Vaccinium chaetothrix Sleumer
Vaccinium nummularia is a much-branched, evergreen shrub growing 50 - 70cm tall. It is sometimes epiphytic with pendulous branches, growing in the forks of trees[
The plant is harvested from the wild for local use as a food. It is sometimes grown as an ornamental in gardens, where it can be used as a ground cover.
E. Asia - Himalayan regions of China (Xizang, Yunnan), India, Nepal, Bhutan, Myanmar
On rocks and as a forest epiphyte; at elevations up to 4,000 metres[
]. Rocky places of montane forest understories, thickets on mountain slopes; at elevations from 2,000 - 3,500 metres[
|Other Uses Rating||
|Cultivation Status||Ornamental, Wild
Vaccinium nummularia is not reliably hardy outside of the mildest regions of the temperate zone. It can tolerate some frost, with short-lived falls to around -5°c, but cannot tolerate persistant cold spells and the young growth in spring is particularly vulnerable to damage[
]. Plants generally grow well in a woodland garden in the south-west of Britain (hardiness zone 8 - 9)[
Requires a moist but freely-draining lime free soil, preferring one that is rich in peat or a light loamy soil with added leaf-mould[
]. Prefers a very acid soil with a pH in the range of 4.5 to 6, plants soon become chlorotic when lime is present. Succeeds in full sun or light shade though it fruits better in a sunny position[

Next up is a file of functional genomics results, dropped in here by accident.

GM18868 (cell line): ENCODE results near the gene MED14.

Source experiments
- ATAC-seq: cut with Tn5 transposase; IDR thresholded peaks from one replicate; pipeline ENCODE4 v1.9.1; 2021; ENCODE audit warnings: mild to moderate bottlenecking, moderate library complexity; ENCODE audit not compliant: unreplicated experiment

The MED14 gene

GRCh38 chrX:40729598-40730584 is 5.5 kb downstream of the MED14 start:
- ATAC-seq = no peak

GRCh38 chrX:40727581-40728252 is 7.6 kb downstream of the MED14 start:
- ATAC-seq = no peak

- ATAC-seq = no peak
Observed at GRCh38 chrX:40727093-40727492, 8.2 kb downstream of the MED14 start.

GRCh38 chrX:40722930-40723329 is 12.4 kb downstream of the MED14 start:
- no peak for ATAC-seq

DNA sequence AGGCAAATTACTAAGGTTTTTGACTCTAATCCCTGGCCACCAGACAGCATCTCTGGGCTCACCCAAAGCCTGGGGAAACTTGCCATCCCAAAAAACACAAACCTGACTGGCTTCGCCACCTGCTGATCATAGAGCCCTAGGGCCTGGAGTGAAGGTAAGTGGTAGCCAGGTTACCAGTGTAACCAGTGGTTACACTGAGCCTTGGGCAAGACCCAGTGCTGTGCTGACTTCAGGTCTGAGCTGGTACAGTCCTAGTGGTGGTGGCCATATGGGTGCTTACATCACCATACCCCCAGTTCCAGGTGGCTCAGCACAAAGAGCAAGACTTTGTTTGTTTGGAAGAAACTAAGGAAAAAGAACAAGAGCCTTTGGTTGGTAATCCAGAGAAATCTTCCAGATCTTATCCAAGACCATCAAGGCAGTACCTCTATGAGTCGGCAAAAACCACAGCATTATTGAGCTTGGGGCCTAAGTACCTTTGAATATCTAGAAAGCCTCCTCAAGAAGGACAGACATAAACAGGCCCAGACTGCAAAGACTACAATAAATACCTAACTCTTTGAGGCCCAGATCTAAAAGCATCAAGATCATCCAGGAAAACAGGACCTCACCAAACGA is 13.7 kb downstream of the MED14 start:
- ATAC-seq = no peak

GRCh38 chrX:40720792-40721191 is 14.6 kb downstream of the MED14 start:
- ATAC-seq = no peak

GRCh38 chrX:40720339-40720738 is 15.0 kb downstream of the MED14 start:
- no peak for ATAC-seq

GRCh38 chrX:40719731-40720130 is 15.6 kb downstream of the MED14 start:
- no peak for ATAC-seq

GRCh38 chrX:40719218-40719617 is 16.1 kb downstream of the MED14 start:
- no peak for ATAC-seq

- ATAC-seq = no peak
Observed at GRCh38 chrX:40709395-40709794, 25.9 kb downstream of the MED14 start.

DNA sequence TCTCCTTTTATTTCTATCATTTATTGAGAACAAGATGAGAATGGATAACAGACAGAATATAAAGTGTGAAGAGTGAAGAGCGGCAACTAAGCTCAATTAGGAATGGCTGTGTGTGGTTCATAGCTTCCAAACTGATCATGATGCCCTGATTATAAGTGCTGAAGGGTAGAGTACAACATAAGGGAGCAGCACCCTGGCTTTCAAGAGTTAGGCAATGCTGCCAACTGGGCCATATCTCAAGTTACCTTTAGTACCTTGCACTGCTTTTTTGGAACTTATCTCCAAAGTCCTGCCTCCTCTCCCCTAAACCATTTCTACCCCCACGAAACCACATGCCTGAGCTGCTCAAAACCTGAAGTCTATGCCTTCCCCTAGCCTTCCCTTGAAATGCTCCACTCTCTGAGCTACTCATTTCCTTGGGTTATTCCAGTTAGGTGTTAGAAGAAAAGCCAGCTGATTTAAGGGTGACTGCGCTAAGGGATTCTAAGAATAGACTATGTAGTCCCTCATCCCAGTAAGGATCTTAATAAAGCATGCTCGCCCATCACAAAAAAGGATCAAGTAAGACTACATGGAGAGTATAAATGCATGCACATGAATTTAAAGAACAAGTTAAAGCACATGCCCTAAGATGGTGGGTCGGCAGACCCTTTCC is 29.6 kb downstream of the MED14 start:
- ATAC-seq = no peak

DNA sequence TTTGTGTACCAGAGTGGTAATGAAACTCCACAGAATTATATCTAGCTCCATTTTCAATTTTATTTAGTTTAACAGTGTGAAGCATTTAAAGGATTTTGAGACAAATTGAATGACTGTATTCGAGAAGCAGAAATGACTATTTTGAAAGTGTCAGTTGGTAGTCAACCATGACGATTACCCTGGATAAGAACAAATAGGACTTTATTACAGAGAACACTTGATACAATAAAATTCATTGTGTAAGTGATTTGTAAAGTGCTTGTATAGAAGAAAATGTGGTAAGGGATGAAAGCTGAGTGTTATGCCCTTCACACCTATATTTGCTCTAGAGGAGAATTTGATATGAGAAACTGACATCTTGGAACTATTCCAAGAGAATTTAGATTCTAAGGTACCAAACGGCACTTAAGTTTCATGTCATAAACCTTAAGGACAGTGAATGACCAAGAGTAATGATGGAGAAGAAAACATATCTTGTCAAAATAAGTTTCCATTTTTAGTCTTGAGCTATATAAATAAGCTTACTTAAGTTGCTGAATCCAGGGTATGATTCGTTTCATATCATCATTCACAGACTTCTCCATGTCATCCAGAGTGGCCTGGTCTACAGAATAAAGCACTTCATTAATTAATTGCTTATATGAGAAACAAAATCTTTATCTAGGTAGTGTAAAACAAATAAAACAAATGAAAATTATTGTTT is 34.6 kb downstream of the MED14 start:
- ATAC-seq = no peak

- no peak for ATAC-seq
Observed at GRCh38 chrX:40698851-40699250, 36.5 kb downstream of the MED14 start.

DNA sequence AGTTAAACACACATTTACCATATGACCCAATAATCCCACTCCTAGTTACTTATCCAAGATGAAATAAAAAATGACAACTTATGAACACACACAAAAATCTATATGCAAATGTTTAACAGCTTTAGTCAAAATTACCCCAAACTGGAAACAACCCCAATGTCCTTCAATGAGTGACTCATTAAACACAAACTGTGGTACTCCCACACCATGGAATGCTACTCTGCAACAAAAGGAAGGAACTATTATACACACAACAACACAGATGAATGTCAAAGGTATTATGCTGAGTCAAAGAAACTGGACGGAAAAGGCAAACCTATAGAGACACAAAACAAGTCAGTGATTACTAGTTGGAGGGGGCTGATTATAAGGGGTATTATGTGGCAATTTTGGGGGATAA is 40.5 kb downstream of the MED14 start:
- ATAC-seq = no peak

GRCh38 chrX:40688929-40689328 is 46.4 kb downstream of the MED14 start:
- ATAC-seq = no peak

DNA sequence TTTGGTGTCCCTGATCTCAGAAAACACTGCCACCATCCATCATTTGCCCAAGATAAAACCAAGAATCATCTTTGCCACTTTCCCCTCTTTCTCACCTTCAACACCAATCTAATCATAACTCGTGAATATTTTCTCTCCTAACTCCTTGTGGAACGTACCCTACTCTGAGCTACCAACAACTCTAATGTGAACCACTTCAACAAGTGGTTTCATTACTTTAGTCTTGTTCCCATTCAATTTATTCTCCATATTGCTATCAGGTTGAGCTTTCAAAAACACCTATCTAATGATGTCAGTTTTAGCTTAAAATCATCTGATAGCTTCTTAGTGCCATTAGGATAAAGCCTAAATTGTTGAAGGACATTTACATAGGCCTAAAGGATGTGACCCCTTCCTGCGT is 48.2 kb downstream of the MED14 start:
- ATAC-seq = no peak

]. Requires semi-shade[
]. Requires shelter from strong winds[
Dislikes root disturbance, plants are best grown in pots until being planted out in their permanent positions[
Plants in this genus are notably resistant to honey fungus[
Fruit - raw or cooked[
]. The dark purple berry is about 6mm in diameter[
A good ground cover, it is ideal for clothing banks.
Seed - sow late winter in a greenhouse in a lime-free potting mix and only just cover the seed[
]. Stored seed might require a period of up to 3 months cold stratification[
]. Another report says that it is best to sow the seed in a greenhouse as soon as it is ripe[
]. Once they are about 5cm tall, prick the seedlings out into individual pots and grow them on in a lightly shaded position in the greenhouse for at least their first winter. Plant them out into their permanent positions in late spring or early summer, after the last expected frosts.
Cuttings of half-ripe wood, 5 - 8cm with a heel, August in a frame[
]. Slow and difficult.
Layering in late summer or early autumn[
]. Another report says that spring is the best time to layer[
]. Takes 18 months[
Division of suckers in spring or early autumn[